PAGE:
Let them help. Take them to the grocery store or farm market to select vegetables they’d like to try; let them use age-appropriate gadgets to peel, shred and chop.

Don’t deceive. If you incorporate vegetables in another dish, tell them you made “carrot-tomato sauce” or “carrot-raisin muffins.” They need to appreciate that the vegetables are there, not be wary of them.

 Which list is longer, the one of vegetables you do like or the ones you don’t?

Find plenty of tips and recipes on vegetables from artichoke to zucchini at Fruits & Veggies More Matters

A personalized keepsake box you can fill with cards and letters is a great baby gift idea

Perfect Baby Gift Idea for Grandparents to Give

This post was originally written during my 2 1/2 year tenure as a blogger for Family Goes Strong. This site was deactivated on July 1, 2013, but you can view it here.


In our disposable culture, there are few things people hang on to forever. Handwritten cards and letters are one exception. But since the arrival of email and e-cards, those of us lucky enough to have a stash of the handwritten variety may be a dying breed.

The solution is a personalized keepsake box. It’s the perfect baby gift idea to welcome each grandchild into the 21st Century.

If you’re wondering why a personalize keepsake box makes such a great baby gift idea, I have three simple reasons:

  1. The U.S. Postal Service recently announced it will be ending Saturday delivery in August 2013. Given their unresolved financial problems and the rapid adoption of other means to exchange information, it’s just a matter of time before we have even fewer days of first class mail delivery. Your grandchildren deserve to know what it’s like to have a piece of mail arrive at their door with their name on it.
  2. Children are no longer being taught cursive writing in elementary schools. Those who were taught penmanship in the last ten years have had little chance to use it, so it’s illegible. Your notes and letters may be the last chance your grandchildren will have to see it done well.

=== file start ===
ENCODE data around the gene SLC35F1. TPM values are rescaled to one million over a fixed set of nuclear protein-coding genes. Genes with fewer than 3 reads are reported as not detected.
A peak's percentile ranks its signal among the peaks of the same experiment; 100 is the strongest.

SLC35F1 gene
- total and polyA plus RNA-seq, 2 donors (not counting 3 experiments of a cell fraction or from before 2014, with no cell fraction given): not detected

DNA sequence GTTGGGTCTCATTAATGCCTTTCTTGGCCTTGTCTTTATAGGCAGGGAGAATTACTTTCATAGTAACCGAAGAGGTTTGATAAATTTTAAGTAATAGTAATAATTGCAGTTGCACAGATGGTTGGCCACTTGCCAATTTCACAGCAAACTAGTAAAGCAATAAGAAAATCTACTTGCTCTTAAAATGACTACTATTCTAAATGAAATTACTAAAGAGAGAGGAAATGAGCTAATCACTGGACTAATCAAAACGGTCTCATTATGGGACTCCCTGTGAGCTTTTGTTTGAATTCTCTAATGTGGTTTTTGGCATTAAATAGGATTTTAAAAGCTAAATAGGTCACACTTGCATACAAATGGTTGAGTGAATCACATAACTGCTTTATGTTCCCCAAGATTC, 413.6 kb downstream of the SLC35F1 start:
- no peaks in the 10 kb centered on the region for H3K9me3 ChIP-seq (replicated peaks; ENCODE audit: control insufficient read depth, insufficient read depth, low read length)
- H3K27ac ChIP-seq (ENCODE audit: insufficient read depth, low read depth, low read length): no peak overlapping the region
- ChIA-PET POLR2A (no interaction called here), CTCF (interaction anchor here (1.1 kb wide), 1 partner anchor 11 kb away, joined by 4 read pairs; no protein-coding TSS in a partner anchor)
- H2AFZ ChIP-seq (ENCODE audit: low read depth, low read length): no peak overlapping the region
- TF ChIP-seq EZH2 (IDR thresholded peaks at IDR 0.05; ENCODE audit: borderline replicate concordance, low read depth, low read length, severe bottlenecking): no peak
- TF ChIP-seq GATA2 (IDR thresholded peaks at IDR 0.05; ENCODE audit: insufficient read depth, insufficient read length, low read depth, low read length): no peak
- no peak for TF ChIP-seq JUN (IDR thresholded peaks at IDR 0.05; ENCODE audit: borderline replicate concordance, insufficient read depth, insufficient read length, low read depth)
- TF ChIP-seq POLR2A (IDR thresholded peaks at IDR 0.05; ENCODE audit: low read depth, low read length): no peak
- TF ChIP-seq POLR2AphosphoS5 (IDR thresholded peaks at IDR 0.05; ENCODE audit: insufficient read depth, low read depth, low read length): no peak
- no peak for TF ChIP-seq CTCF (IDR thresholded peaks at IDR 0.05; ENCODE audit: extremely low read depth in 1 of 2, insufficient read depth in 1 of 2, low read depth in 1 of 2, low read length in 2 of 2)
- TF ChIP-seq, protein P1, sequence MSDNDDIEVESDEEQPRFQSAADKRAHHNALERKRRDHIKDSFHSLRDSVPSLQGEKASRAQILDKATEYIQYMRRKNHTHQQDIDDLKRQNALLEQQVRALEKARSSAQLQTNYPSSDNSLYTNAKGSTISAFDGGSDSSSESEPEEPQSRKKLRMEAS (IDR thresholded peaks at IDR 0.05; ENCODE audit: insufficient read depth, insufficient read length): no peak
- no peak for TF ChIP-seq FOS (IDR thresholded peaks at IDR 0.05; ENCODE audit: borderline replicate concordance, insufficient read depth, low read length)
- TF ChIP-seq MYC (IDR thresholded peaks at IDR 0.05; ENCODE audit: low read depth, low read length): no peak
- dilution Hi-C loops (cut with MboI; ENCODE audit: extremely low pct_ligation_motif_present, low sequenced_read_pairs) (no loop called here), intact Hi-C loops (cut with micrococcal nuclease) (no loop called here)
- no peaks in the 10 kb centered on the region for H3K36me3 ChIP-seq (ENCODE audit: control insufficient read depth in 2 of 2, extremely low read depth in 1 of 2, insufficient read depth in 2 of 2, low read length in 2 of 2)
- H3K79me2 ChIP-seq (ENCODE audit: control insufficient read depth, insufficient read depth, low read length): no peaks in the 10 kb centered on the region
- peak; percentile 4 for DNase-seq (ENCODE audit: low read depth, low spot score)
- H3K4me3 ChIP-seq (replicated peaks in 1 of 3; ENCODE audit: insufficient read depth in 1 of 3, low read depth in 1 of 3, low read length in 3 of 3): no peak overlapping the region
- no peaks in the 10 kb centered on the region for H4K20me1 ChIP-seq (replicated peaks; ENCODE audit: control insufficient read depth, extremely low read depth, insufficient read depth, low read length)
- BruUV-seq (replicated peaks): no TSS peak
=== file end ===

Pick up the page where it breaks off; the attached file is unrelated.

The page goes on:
3. Cards and letters are a special way to stay in touch with your grandchildren, especially if you don’t get to see them that often. During your visits, you can go through them together and let them show you how well they can read them or discuss what they did during the holidays represented by each card. You can even use them to create a scrapbook together that includes photographs and other memorabilia.

As your grandchildren get older, you can write letters that tell them about what you were doing when you were their age. Who knows, they may become interested in doing some ancestry research online so they can tell you more about your family heritage. If you do get into researching your ancestry with grandchildren, don’t forget to talk about your family health history with their parents.

I still get excited when my mail is delivered. Why not let your grandchildren experience that same excitement when a letter is delivered with their name boldly printed on an envelope? It is certainly a more tangible way to connect with a two year old than trying to talk to him on the phone. Plus the excitement of opening a card or letter can be revisited many times over when the sentiments shared inside are read again and again.

And who knows, your grandchildren just might write back!